What parents should know about Oppositional Defiant Disorder

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by Priscilla Luong

BROWN DEER-- No indication it had anything to do with his death, but the mother of 11-year old Eric Gutierrez, a boy shot and killed in Walworth County, says he was diagnosed with Oppositional Defiant Disorder (ODD) shortly before his passing.

Doctors say up to 16% of children have ODD and the behavioral disorder is extremely prevalent among boys.

Temper tantrums, angry outbursts, and vindictive behavior toward authority figures are all signs of ODD.

"It is something that shouldn't be ignored," said Candice Lipski, a psychotherapist.

To an outsider, the symptoms may appear as though a child is just being emotional, but Lipski says it can affect their daily life.

"A lot of the children diagnosed with this disorder have a lot of problems in the home and in the school," said Lipski.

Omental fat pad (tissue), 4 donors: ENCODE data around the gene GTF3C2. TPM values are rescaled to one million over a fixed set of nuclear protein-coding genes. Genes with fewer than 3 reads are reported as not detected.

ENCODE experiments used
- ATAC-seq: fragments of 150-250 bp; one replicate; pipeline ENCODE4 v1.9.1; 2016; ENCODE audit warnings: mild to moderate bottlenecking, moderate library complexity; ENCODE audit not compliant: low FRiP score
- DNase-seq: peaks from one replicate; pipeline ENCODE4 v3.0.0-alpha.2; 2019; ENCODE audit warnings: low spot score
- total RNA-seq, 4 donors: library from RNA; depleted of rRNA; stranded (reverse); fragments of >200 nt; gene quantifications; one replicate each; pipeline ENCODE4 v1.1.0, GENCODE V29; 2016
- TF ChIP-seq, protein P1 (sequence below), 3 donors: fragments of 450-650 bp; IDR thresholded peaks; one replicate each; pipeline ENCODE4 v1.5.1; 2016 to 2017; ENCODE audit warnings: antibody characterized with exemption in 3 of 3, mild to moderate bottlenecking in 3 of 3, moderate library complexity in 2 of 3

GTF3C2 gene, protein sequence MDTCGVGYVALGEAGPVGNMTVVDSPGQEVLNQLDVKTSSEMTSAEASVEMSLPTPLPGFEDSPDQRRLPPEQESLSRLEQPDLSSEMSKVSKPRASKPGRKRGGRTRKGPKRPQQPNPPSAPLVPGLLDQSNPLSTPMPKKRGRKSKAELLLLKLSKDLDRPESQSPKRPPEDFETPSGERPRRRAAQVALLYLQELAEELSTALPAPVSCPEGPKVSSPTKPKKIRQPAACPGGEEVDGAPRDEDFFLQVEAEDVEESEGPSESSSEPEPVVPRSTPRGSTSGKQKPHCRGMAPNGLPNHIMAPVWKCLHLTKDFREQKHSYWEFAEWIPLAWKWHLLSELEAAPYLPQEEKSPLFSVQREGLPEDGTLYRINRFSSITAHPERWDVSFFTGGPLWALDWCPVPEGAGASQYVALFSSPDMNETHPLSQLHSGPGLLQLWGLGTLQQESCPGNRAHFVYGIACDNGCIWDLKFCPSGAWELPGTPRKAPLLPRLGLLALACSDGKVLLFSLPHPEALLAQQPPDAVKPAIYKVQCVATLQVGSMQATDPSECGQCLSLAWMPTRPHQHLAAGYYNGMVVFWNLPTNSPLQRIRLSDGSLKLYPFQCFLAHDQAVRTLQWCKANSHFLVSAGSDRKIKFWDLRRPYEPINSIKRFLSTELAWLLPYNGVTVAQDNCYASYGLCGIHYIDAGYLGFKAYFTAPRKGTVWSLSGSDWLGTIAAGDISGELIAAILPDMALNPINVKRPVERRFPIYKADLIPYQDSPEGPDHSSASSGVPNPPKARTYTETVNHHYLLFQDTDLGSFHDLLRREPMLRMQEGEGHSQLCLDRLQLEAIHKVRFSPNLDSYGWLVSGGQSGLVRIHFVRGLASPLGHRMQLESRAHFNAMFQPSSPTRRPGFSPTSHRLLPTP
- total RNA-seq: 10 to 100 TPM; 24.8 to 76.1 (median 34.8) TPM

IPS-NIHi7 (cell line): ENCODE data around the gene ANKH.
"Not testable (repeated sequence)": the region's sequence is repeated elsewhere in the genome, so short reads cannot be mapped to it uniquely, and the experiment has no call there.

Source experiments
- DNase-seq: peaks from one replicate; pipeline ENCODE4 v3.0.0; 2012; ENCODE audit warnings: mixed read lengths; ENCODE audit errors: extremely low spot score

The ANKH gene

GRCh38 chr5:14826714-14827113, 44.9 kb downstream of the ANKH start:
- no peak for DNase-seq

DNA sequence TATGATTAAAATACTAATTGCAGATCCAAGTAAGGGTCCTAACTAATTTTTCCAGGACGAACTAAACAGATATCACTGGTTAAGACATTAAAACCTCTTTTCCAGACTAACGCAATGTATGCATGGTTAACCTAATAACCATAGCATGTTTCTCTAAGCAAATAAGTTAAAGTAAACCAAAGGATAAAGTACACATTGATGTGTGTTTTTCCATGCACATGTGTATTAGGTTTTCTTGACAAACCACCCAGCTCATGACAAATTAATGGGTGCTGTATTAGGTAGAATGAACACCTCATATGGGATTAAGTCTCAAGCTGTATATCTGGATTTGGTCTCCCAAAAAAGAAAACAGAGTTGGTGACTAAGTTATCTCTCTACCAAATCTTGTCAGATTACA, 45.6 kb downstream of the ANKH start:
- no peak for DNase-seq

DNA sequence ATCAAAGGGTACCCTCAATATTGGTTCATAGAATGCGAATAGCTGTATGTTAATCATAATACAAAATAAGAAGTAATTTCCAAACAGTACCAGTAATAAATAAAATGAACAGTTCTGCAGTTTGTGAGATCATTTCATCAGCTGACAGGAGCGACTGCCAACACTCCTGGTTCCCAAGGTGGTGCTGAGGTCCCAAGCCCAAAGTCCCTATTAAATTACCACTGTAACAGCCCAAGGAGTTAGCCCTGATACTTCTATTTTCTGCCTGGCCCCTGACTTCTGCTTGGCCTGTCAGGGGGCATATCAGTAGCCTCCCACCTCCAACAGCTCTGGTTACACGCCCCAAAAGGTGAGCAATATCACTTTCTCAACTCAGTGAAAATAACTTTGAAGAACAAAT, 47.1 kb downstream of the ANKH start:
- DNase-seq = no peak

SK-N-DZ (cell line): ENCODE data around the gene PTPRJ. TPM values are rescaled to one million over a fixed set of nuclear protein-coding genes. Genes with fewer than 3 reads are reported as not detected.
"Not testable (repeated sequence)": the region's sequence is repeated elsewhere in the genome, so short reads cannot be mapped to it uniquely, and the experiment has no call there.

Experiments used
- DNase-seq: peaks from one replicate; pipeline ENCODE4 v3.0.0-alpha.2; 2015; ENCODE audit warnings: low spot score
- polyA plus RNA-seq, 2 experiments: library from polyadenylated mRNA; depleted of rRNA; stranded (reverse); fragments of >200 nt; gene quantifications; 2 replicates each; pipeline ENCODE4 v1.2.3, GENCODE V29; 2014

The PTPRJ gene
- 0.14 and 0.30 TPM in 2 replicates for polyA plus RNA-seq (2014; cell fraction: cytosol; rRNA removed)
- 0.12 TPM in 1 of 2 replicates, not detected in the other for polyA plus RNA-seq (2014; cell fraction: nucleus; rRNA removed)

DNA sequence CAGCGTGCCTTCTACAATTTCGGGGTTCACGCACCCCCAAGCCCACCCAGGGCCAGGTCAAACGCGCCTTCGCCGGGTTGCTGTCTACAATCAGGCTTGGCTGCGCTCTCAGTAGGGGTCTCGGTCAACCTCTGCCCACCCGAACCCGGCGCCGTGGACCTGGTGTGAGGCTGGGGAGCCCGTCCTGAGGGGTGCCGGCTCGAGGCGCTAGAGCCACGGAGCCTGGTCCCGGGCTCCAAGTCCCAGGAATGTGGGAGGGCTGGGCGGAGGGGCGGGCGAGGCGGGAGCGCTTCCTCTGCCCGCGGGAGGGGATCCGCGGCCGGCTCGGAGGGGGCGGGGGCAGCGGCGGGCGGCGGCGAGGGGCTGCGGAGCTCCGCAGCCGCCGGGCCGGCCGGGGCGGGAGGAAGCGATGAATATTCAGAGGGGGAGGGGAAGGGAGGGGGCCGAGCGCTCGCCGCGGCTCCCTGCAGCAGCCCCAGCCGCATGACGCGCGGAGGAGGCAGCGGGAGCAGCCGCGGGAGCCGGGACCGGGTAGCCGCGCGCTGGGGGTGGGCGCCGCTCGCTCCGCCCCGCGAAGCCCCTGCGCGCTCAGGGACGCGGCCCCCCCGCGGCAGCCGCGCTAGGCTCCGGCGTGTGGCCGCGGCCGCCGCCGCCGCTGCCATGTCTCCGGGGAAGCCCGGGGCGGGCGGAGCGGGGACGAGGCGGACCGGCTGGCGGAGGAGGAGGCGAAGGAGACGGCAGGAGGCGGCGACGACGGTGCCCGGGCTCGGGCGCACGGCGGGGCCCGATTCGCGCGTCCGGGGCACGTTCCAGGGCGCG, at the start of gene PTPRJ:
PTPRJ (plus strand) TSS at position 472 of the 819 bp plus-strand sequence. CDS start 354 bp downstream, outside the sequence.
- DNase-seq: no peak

Children with ODD typically show signs before they're 8-years old.

"These are behaviors that will stand out," said Lipski, "and will be evident for more than 6-8 months, so it's not just if they have a bad week."

Lipski says behavioral therapy can help children diagnosed with ODD and their families.

"I would say that the behaviors can be minimized," she said.

Lipski says if left untreated-- the disorder could eventually lead to criminal behavior.

"It can lead into conduct disorder in teens, and anti-social behaviors in late teens and early adult years," she explained.

Lipski says parents who believe their children could have ODD should contact their pediatrician for a referral to a psychiatrist.  She says it could take months before parents see a change in their child's behavior after they begin therapy.


 

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